We are in the midst of the Atseret Yemei Teshuvah, the ten days of repentance between Rosh Hashanah and Yom Kippur. It is a time when we are meant to move forward toward and concomitantly return to our better selves. And in this new year of 5781, we are also in the midst of multiple crises for our health, our Republic, and our planet, and moving forward can feel like a slow, heavily encumbered, frequently painful slog through a very dark tunnel. I keep hearing from patients and friends that one of the most difficult aspects to bear of this grievous and enraging moment is not knowing when we will emerge from the tunnel of darkness in which we now find ourselves, and what kind of world we will encounter when we do.
I have felt my share of despair and anger, but I have not wavered in my belief there is light at the end of the tunnel. I believe we will do enough collective teshuvah that eventually, someday, we will live in a world with much more light: better health and healthcare, deeper compassion, broader justice, and a president who speaks and acts with a commitment to serving all the American people, to basic decency and kindness, to truth and integrity, to science and facts. I don’t know when the light of that day will come, though I pray for penetrating rays of light especially this coming November 3 and January 20.
This morning when I left a dear friend a voicemail but missed getting to have a conversation with him, I suddenly and in a new way recognized that he is one of the lights in my darkness, not at the undetectable end of the tunnel but accompanying me through it here and now. It occurred to me that our current tunnel, where the darkness often feels overpowering, is far from pitch black: It is studded with countless lights to guide us along the way.
Our connections with those we love, even if wrested out of social distancing and squeezed into a simple phone call or confined to flattened Zoom squares on a screen — these occasions of connection are our lights. Protest marches for Black Lives Matter, attended by tens of thousands of people who identify with a rainbow of different and often overlapping groups, the protesters carefully masked to keep the virus at bay – they are our lights. RBG’s legacy is our light, as are all who poured out of their homes spontaneously last weekend to publicly declare their intention to honor her memory by taking action.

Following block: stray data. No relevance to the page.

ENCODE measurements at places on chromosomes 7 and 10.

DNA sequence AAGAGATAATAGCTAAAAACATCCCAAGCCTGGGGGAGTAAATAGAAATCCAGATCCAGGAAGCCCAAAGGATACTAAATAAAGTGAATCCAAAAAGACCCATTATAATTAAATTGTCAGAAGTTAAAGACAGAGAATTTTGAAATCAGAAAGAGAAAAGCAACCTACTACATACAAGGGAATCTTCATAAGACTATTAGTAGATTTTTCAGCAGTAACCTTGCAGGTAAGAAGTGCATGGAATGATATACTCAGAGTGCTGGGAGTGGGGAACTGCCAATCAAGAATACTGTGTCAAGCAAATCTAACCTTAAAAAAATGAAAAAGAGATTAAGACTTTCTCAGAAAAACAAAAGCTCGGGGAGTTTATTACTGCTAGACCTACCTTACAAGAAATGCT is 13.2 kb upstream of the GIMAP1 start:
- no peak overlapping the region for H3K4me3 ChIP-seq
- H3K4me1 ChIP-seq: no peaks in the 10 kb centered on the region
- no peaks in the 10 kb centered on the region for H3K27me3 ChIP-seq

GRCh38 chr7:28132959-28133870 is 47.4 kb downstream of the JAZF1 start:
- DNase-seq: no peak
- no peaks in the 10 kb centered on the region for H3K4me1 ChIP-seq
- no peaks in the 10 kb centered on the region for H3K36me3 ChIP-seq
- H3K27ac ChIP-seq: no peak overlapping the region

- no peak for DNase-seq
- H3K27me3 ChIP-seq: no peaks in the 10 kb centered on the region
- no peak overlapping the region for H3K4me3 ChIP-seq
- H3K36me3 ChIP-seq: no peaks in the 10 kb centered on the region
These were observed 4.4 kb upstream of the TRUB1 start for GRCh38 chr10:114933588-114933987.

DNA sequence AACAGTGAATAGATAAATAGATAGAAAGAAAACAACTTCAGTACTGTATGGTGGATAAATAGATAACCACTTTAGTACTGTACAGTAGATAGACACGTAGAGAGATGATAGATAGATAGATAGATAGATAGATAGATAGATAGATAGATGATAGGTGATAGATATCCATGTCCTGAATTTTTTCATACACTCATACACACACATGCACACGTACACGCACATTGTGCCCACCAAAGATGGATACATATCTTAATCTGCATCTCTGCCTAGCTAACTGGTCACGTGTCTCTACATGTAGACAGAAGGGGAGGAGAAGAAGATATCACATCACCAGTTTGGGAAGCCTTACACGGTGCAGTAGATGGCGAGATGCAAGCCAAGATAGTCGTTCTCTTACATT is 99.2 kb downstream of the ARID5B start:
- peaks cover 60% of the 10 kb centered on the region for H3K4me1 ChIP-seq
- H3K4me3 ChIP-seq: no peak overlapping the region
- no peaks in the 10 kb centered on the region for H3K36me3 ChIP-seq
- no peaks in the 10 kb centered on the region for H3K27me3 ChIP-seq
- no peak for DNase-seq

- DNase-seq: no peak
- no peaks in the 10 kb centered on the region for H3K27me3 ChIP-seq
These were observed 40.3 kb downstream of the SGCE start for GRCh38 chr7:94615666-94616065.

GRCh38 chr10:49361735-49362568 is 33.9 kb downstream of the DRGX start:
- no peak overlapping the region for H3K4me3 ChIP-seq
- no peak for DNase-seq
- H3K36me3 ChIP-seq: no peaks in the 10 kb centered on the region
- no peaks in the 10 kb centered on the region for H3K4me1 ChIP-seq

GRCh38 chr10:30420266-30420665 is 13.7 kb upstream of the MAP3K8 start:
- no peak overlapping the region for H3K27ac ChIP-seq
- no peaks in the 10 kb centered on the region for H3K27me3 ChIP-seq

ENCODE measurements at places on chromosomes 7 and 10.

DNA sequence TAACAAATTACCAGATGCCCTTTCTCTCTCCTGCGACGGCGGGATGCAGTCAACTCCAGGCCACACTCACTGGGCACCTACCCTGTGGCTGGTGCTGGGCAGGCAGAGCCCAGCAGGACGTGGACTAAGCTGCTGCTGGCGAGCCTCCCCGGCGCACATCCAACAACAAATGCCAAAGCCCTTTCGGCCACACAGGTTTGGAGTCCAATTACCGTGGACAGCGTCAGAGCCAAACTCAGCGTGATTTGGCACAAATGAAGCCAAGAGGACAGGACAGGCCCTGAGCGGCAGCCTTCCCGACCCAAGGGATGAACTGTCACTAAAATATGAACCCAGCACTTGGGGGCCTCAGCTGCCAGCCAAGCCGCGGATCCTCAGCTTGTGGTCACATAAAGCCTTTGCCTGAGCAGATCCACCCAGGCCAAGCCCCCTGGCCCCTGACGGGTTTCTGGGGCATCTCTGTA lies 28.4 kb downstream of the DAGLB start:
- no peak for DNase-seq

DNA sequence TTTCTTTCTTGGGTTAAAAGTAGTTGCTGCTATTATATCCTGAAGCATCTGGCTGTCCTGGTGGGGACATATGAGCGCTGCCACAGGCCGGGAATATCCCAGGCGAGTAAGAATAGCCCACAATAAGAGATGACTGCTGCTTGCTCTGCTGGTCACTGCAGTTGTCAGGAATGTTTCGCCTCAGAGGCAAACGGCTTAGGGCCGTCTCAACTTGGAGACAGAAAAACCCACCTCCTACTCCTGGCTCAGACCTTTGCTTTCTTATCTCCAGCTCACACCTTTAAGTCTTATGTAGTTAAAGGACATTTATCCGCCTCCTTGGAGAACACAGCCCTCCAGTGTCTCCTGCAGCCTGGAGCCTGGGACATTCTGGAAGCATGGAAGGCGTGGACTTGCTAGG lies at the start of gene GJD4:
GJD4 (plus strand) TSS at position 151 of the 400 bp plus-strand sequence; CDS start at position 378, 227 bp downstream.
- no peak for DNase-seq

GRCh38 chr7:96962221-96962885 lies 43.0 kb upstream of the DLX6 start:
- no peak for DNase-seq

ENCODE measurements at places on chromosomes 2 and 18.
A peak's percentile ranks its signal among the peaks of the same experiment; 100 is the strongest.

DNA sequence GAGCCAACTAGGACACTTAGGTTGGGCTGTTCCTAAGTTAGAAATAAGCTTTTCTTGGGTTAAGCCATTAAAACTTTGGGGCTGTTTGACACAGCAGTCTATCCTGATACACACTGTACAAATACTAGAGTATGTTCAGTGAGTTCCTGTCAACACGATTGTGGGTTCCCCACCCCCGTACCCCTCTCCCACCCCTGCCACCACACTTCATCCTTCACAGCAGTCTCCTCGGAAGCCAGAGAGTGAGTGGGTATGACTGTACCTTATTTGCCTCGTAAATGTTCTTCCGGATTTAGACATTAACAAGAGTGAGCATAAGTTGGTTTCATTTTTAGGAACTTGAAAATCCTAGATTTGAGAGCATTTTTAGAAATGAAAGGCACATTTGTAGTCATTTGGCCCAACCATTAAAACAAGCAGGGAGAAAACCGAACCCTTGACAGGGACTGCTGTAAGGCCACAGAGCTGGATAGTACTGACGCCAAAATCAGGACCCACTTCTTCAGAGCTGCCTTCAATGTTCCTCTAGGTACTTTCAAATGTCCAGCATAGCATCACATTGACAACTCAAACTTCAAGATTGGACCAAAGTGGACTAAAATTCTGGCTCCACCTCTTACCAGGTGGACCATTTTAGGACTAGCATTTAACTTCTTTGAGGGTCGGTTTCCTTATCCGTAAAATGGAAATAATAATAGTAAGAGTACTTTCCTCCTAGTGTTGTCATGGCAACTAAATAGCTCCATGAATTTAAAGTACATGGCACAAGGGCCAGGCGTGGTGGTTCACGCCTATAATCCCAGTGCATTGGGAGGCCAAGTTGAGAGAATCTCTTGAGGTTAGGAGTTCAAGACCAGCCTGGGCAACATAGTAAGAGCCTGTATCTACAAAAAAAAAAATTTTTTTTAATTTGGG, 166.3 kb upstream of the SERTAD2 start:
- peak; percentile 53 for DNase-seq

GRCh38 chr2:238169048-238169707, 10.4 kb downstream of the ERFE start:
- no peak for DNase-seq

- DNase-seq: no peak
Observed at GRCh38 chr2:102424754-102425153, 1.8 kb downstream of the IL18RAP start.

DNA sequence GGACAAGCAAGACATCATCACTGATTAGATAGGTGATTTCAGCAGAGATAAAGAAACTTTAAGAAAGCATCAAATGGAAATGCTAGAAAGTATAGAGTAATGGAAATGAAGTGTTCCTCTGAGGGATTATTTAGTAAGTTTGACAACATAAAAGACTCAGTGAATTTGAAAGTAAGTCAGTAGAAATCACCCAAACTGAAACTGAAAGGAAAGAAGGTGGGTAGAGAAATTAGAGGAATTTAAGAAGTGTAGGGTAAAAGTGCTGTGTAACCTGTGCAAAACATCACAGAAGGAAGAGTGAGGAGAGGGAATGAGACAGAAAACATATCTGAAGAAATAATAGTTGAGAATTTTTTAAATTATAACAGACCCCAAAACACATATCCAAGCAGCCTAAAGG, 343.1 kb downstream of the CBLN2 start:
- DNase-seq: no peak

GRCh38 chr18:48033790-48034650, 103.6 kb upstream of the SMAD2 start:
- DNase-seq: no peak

The young people not yet even of voting age taking on risk to their own health to ensure that others are able to exercise their vote in this election — they are our lights. And the youth taking a seat at the table in the room where work toward healing our devastated planet happens, they, too, are our light.
We need not, indeed we must not, passively wait for the light at the end of the tunnel to finally appear while feeling resigned to sinking into a black abyss. There is abundant light all around us. We must absorb in our very souls that our darkness is made visible by the thousands of points of light, like a Yayoi Kusama art installation, that illuminate and reflect the infinite goodness toward which we tread. Our sages teach us in Pirkei Avot that we are not obligated to complete the work of perfecting the world—of leading humanity from this dark existence into a golden paradise—but nor are we free to desist from the effort of bringing our world closer to perfection with piercing lights of justice and mercy and love. We are obligated to do our part. Let’s look for and be grateful for all the lights in the tunnel, for they are there, and let us commit ourselves to becoming reflective beams lighting the way for others. G’mar chatimah tovah—may we be sealed for a sweeter year ahead.